I know sports and love them and want to live my life in sports as long as I can. What does it matter if I am a woman?

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As a sports leadership and management (SLAM) major at my university, I am surrounded by mostly men in my major. In a SLAM course this past semester, I was one of six women in a classroom with 35 seats. When looking at current front office directors, board members, and vice presidents of major league sports teams, the majority of them are male.

There is no direct problem with this; if they are doing their job well, then that is perfectly fine. The problem I have is that when I tell people that I want to work in the front office of a major league sports team, about half the time I get a funny look and a comment something along the lines of, "Really? But you're a girl, don't you want to do something else?" My first response always mentions the fact that I have been an athlete for 15 years and working in the sporting industry has been a passion of mine forever. If they still don't understand, I'll bluntly point out that it should not be a problem where I intend to work based on my gender. Major League Baseball recently announced that they are trying to bring more women into their front offices. The MLB is on board with more women joining the sporting industry, so why is my passion for working in sports so surprising to people?

The sporting industry has fascinated me as long as I remember. I grew up in a diehard Chicago Cubs fan family and lived through the infamous billy goat curse of the Cubs. I discovered the world of hockey and Chicago Blackhawks at a young age and lived through the great business turnaround of the Blackhawks. I recently gained interest in the sport of soccer when Team France won the World Cup. I have been a figure skater since I was 5 years old. I know sports and love them and want to live my life in sports as long as I can. What does it matter if I am a woman?

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Bisexuality And Pansexuality Are The Same Thing

A suitable rant for today's society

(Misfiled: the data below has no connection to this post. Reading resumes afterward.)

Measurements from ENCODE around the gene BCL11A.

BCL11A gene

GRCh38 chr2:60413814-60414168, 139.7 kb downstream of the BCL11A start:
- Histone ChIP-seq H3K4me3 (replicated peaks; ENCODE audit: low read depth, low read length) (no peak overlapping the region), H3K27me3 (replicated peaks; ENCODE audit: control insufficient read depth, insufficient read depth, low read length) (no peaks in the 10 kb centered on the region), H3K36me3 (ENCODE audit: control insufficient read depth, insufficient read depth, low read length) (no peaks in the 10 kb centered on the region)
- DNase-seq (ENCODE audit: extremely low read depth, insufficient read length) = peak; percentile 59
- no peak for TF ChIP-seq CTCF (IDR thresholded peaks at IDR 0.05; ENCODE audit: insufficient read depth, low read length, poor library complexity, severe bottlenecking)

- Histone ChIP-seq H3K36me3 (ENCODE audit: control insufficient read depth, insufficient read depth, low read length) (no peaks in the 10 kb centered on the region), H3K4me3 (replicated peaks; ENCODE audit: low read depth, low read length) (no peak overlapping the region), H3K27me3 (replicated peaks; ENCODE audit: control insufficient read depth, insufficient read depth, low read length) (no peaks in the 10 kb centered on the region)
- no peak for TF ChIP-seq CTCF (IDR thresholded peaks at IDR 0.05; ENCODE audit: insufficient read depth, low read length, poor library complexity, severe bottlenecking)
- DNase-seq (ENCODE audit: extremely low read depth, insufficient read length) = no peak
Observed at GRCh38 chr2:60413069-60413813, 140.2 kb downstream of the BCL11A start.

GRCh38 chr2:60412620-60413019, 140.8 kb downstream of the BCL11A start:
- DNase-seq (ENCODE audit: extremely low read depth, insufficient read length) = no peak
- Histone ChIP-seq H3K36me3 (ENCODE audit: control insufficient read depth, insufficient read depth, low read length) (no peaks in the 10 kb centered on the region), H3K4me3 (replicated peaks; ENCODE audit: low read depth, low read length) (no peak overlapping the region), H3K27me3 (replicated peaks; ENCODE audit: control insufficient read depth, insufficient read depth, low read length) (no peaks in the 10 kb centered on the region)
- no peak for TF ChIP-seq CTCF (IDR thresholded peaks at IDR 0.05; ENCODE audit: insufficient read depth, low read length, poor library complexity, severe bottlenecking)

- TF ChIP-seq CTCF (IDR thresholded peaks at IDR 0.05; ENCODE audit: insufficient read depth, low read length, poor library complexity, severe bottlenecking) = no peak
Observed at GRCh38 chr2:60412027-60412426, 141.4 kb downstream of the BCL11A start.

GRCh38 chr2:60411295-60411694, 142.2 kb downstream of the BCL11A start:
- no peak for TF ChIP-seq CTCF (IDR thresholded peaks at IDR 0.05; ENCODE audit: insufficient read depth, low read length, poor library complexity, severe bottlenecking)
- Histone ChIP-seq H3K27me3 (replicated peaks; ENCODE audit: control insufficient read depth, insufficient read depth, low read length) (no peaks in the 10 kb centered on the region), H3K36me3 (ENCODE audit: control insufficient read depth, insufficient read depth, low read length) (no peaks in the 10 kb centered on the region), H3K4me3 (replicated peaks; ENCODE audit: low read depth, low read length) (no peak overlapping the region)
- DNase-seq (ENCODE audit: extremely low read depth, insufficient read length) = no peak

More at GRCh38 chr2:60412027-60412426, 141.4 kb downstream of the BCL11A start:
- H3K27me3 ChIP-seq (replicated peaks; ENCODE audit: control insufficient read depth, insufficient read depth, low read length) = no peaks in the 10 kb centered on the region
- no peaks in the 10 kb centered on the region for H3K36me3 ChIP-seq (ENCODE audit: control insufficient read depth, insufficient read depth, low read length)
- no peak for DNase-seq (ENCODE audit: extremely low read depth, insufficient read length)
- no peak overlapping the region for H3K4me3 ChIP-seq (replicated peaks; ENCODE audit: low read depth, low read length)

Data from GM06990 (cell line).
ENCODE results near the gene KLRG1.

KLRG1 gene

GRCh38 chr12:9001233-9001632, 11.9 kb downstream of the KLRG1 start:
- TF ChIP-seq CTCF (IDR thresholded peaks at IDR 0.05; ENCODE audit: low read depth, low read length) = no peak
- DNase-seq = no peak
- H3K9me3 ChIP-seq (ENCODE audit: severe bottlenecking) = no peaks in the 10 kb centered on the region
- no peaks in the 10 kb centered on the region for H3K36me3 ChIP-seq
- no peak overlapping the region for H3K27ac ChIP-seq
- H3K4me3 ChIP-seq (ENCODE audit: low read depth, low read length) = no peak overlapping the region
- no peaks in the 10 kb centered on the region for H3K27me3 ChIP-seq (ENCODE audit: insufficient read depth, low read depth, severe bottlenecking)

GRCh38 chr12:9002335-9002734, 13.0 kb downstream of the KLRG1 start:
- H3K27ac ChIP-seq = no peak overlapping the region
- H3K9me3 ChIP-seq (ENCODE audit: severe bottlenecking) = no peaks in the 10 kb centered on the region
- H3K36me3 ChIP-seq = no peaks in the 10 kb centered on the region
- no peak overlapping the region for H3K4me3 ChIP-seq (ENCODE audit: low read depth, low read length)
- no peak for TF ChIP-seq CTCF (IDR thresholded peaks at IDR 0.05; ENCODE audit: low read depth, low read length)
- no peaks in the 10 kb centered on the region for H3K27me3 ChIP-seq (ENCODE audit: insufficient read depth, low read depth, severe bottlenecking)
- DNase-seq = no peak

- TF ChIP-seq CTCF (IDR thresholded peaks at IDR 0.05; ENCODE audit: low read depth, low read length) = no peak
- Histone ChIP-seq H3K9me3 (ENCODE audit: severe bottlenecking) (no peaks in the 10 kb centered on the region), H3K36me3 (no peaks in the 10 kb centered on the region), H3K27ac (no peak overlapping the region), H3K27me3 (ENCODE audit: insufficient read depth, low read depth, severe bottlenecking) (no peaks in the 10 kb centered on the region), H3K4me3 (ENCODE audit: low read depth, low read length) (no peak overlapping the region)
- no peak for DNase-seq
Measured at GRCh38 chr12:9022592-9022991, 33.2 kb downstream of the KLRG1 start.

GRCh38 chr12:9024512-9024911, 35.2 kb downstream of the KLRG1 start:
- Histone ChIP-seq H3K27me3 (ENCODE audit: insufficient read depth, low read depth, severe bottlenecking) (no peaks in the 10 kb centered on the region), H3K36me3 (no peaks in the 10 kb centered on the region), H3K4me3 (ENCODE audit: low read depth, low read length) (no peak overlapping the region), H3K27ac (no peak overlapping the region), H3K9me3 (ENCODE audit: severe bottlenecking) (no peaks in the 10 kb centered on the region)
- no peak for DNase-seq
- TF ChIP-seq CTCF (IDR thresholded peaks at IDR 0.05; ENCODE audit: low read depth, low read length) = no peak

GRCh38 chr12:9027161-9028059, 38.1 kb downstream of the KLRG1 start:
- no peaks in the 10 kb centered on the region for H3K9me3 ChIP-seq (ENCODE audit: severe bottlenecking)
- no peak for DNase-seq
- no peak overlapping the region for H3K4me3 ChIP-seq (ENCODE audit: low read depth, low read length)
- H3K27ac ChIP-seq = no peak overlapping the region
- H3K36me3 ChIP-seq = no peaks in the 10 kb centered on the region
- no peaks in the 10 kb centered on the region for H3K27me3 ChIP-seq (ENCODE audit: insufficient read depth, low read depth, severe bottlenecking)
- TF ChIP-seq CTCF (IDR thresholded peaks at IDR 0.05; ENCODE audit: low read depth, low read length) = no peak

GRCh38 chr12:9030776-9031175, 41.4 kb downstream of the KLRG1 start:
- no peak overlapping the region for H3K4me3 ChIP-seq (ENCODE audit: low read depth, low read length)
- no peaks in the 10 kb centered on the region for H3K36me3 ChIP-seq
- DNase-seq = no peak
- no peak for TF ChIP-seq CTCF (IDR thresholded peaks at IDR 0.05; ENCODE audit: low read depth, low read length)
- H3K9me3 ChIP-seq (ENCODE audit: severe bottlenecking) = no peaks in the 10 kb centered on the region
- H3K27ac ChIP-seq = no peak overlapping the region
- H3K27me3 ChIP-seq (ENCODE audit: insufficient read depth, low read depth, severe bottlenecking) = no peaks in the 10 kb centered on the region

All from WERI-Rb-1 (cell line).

JordynL
JordynL
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Before I begin, I do have friends that identify as homosexual, bisexual, heterosexual, and transgender. They all know how I feel about this issue and understand. The majority happens to agree, which I think is interesting and fantastic.

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In today's society, it seems that everyone needs their own title to feel special and significant. They don't want to be caught in a loop that isn't "theirs" or be associated with something that they are, in fact, definitely associated with. Sexual identities, sexualities, and genders are a GIGANTIC factor with this issue because people are finding more obscure ways to explain things so they are able to feel like an individual.

Back in the less complicated days, there were homosexual, bisexual, and heterosexual people; plain and simple. One was attracted to the same sex, one was attracted to both men and women, and the other was attracted to the opposite sex. But now, there's all these different sexual categories that are honestly unnecessary and just cause meaningless confusion. Confusion arises when most sexualities are literally the same thing, but people don't want to see it that way. Examples? Bisexuality and Pansexuality.

By definition, bisexuality is the romantic, sexual, and emotional attraction/sexual behavior toward both males and females, or romantic and sexual attraction to people of any sex or gender identity; the latter aspect is sometimes alternatively termed pansexuality.

By definition, pansexuality (or omnisexuality--i.e. also the same thing by the way) is the sexual, romantic, and emotional attraction towards people regardless of their sex or gender identity. Pansexual people may refer to themselves as gender-blind, including people that are outside the gender binary; a branch of bisexuality.

Both have attraction to any sex or gender identity; men, women, transgender. Literally the only difference is that pansexual people can be attracted to non-binary people, which still are biological men and women, and/or recognize more than two genders. But after all, THERE ARE ONLY TWO GENDERS.

Yes, trans people have their own title and I won't argue that. But where this is concerned, they are transitioning from one biological sex to the other.

Same concept.

Bisexuality is the overall term. Pansexuality is an unnecessary branch of bisexuality. They are the same thing.

JordynL
JordynL